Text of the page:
left corner left corner
China Daily Website  

An end to non-splendid isolation

Updated: 2014-07-25 08:44
By Li Fangchao and Joseph Catanzaro ( China Daily Africa)

An end to non-splendid isolation

A rendition of the Port-Gentil-Omboue project, which is expected to break the isolation of the second-largest city in Gabon. Provided to China Daily

An end to non-splendid isolation

For years Gabon's economic capital has been cut off, but soon that will end

For years, Port-Gentil, the second-largest city in Gabon, has been supreme in its isolation. There is no road connecting it and Libreville, the capital, and the only way to reach it is by air or by sea.

The city and its surrounding regions, with rich oil reserves, are also home to a large number of oil companies. Indeed, it is from Port-Gentil that Gabon draws much of its wealth.

But Port-Gentil's isolation is expected to end soon thanks to a road that a Chinese company, China Road and Bridge Corporation, is building from Omboue, 93 kilometers to the south.

In a second phase from Omboue, another 270-km road will be built to link with the national road network.

"For years the country's economic capital has been cut off from the rest of the country, just like an island," says Yang Yi, general manager of China Road and Bridge Corporation's operations in Gabon.

"It is expensive to fly to Port-Gentil, and the boat service is unreliable."

Easy, cheap transport has thus been a dream of Port-Gentil residents for years.

"That will be realized with our project," Yang says.

Construction of the Port-Gentil-Omboue project started in March and is expected to be complete in five years.

The cost is $600 million, and 95 percent of the funding comes from low-interest loans from the Export-Import Bank of China with the rest from the Gabonese government.

The cost is high because of the technical difficulties of the project, Yang says.

"A road of less than 100 km would normally be a lot less expensive, but this project is very different."

An end to non-splendid isolation

The road will pass through vast swamplands, and two bridges will need to be built, he says. Each of these will be more than 5 km long, making them the third and fourth-longest bridges in Africa.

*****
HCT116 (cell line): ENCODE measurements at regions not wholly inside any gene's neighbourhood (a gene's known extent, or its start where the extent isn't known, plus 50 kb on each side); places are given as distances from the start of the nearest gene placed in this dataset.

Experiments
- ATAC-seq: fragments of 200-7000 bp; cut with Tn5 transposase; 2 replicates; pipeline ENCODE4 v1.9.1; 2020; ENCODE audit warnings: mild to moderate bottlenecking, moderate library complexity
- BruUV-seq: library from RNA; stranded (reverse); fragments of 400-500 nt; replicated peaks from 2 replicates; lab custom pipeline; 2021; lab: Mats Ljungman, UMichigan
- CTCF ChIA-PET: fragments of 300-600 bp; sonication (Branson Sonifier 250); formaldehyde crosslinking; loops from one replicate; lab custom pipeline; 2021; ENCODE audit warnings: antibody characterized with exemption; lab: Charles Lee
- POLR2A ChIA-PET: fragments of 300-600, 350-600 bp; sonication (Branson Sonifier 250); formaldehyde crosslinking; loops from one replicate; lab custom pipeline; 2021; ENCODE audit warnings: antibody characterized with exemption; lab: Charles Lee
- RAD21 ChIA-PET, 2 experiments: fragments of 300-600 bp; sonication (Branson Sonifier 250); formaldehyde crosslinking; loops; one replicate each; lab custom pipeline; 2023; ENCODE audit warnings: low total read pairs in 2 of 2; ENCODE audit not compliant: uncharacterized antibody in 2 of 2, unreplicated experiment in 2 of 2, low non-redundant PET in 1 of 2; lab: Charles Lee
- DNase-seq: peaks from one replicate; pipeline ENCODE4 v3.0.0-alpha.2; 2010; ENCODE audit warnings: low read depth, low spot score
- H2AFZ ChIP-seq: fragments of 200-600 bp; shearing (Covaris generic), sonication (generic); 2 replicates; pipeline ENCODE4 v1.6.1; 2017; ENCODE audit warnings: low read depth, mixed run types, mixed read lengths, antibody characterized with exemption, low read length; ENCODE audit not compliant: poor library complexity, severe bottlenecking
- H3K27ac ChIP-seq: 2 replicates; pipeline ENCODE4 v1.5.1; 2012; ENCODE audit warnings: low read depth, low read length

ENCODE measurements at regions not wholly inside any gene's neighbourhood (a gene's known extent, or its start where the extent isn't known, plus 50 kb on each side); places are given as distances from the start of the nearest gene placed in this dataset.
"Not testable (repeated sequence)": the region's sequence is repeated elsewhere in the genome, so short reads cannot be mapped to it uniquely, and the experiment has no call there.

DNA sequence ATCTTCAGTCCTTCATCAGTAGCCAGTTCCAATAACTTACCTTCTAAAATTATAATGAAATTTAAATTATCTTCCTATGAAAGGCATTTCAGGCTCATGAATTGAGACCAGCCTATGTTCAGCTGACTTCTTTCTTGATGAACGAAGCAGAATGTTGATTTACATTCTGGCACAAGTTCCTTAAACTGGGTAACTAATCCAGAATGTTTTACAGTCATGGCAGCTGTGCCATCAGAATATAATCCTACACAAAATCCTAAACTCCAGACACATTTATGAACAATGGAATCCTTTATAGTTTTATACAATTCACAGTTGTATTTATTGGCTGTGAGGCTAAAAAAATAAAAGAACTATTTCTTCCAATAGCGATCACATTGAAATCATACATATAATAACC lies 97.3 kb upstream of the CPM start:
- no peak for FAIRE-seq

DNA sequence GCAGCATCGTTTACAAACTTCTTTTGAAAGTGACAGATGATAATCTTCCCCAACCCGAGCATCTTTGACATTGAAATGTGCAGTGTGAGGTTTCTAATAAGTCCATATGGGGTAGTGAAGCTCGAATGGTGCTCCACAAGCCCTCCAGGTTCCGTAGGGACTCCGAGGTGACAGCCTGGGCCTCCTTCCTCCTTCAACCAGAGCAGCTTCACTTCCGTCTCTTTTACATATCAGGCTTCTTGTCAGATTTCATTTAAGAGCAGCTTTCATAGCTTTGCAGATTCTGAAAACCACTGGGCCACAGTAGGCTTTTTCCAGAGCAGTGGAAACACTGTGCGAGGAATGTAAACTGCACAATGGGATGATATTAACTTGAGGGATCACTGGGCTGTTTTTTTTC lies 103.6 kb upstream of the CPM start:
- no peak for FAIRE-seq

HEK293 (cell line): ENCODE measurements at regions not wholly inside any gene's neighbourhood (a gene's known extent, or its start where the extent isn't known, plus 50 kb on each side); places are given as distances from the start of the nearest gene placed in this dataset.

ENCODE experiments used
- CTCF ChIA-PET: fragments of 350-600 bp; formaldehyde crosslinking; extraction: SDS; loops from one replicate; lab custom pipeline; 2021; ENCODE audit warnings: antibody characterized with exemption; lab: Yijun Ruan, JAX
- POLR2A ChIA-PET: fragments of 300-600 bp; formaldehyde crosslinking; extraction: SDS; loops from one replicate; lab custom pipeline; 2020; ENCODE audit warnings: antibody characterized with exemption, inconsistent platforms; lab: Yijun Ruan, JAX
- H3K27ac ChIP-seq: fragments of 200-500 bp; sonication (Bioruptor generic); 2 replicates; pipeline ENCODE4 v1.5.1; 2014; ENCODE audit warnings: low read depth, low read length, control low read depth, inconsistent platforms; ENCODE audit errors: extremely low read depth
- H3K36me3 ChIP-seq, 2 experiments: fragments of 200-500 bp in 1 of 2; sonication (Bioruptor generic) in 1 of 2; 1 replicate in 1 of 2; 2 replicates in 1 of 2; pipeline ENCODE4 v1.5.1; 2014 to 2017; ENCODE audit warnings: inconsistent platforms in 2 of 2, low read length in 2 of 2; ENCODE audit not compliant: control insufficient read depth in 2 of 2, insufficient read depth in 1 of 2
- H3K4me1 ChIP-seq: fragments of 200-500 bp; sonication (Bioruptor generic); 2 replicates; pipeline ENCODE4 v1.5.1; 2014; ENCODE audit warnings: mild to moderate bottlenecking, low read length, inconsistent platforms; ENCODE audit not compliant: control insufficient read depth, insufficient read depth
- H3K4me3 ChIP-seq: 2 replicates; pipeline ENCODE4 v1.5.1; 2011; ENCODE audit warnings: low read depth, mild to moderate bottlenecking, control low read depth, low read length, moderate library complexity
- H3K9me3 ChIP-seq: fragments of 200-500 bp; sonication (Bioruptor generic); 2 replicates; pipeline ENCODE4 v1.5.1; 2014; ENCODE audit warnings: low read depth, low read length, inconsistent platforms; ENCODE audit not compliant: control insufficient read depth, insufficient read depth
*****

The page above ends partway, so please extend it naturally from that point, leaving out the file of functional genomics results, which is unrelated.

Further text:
So that shipping is not hampered, the number of piers holding the bridges will need to be limited.

"This will be a huge challenge for us," Yang says.

The base of the road will need to be very solid to cross the swampland, which means deeper foundations and thus higher costs, he says.

Another big problem is the lack of building materials near the construction site.

The nearest quarry is about 300 km away, and since there is no road to transport stone and other materials, the company has brought in 35 barges from China.

"These barges had to be dismantled and then shipped to Gabon and then reassembled," Yang says.

Despite the huge challenges, the route will also pay heed to environmental protection, he says.

Libreville, the capital, lies to the north of Port-Gentil, and it might have seemed natural to build a road directly in that direction.

However, there is a vast natural reserve just north of Port-Gentil, and vast rivers flow to the east of the city.

So the road needs to go south to Omboue first, then to the east to connect with the national road network, Yang says.

Given the difficulties, Yang believes the price is reasonable. Western companies would ask for two to three times as much, he says.

"With this price and loans from the Chinese bank, the Gabonese government can save a lot of money and, more importantly, can really get started on the project."

The road will bring huge benefits to Gabon, Yang says.

It will bring road access to a substantial part of the country, and will help oil companies in Port-Gentil expand their businesses and lower the cost of maintaining pipelines, he says.

It will also open up villages along the route, connecting them with the outside and allowing them to develop.

An end to non-splendid isolation

"Without transport, nothing can happen, so this is going to be a big boost for the local economy."

A big fertilizer plant and an oil refinery will be built in Port-Gentil.

"With the road, the plants can lower their transport costs," he says.

Yang says the best way of doing business in Africa is putting oneself in the customer's shoes.

"We should understand each other and meet the government's requirements," he says.

For the Port-Gentil road project, the Gabonese government is the client.

"That is why we are giving a good price and doing things the way they want, despite the huge challenges."

Established in 1978, China Road and Bridge Corporation is among the earliest state-owned companies in China to explore the international project contracting market.

The company has established a global network with more than 50 branches and offices in more than 50 countries and regions in Asia, Africa, Europe and America.

It has operations spanning many countries in Africa and has built up a good reputation.

During Premier Li Keqiang's visit to Africa in May, he witnessed the signing ceremony of a railway project linking Nairobi, capital of Kenya, and Mombasa, a port city in Kenya.

China Road and Bridge Corporation is the contractor of the 480-km railway at a cost of $3.8 billion.

Contact the writer through lifangchao@chinadaily.com.cn

An end to non-splendid isolation

(China Daily Africa Weekly 07/25/2014 page8)

  • Group a building block for Africa

    An unusually heavy downpour hit Durban for two days before the BRICS summit's debut on African soil, but interest for a better platform for emerging markets were still sparked at the summit.